--Your small cap percentage per xray is quite low; suggest adding more in this space.  Small caps historically beat large caps/ it may be time for them to shine.

--I am not a fan of BOND INDEX FUNDS.  Unlike stock funds, bond managers DO ADD value.  Active managers such as at PIMCO, Loomis Sayles and Doubleline (Gundlach) have core bond funds, of high quality, that consistently beat index bond fund performance.  I suggest switching to some (more later).  You will also get a yield boost.

--My final comment is a big hitter...perhaps an "ah ha" moment.  Once you have more than enough, and you do, I recommend retirees consider investing as though THEIR HEIRS OWNED THE PORTFOLIO.  Like, if your two sons inherit, then invest in what their asset allocation should be for their age.  If a college is an heir, invest in their allocation.  For instance, many colleges have a very high percent stock allocations.  While I like your allocation now, I suspect an even higher stock percent is warranted.  Perhaps add saved income to the stock side.  Or hedge more...such as inflation hedge funds.  Do not overly invest in bonds.  Have some fun and maybe take a flier on a single stock such as Amazon!  Learn about FI closed end funds that now yield 8+%, run by PIMCO.  Like, checkout PCI.  Read the forums on these holdings, especially if you retire and have the time.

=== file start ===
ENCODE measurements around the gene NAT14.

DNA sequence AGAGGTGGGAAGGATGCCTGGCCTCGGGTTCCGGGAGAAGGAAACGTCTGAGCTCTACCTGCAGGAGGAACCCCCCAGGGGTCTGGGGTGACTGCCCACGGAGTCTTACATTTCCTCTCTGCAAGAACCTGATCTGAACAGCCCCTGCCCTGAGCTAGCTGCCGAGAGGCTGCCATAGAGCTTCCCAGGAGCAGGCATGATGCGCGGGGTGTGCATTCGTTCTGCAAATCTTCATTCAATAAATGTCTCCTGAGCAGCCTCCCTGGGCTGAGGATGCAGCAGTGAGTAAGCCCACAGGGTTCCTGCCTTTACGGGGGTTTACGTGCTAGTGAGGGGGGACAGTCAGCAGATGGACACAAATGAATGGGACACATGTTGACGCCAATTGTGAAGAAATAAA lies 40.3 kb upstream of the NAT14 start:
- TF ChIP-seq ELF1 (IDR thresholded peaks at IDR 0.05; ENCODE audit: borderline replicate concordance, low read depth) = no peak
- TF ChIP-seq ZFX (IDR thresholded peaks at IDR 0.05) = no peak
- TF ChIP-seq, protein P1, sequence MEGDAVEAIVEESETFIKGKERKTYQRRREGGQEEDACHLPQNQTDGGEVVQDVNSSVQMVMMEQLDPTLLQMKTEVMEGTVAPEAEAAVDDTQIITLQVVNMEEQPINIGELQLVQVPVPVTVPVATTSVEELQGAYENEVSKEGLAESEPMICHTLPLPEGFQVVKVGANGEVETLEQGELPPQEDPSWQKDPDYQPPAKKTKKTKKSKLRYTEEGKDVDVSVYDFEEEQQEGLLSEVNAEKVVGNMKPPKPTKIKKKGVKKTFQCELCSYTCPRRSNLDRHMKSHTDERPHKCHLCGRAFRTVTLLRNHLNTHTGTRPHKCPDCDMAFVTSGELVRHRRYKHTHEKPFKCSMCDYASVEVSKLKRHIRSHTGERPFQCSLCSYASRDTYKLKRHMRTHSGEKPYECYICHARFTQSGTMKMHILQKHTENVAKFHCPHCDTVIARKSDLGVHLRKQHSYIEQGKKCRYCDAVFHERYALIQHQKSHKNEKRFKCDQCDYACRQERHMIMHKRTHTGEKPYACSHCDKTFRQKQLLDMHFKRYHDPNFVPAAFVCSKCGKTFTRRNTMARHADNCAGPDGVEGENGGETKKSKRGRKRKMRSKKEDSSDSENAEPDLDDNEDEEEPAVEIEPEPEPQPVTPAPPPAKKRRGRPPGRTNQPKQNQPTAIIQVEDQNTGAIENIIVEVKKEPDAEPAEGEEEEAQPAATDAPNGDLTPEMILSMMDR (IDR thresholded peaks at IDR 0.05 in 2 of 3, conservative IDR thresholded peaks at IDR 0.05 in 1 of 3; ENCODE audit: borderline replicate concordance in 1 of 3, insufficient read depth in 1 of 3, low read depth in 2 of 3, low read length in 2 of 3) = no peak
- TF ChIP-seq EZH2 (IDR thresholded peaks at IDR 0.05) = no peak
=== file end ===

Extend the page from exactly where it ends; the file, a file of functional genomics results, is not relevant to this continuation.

Whew...Best wishes BlueDevil. 

I am about 7 miles from Cameron Indoors (BlueDevil territory) as I type!

R48

 


 

0 Kudos
retiredat48
Participant ○○○

Re: Portfolio Guidance, input and opinion


48 in bold...You're welcome, Bluedevil; glad to have helped.

 

If you have any questions or clarifications needed, do not hesitate to post same here.

Good luck in your subsequent retirement.

R48

 

@Bluedevil156 wrote:

Thanks very much R48.  I appreciate sharing your valuable insight and tactical guidance. Extremely value and will put many of your recommendations into action. 

Hope the whether cooperated when you were pass through, we've has an abrupt cold snap this week. 

Best regards - BD, Let's go Duke!


@retiredat48 wrote:

 

OK BlueDevil...here's my comments: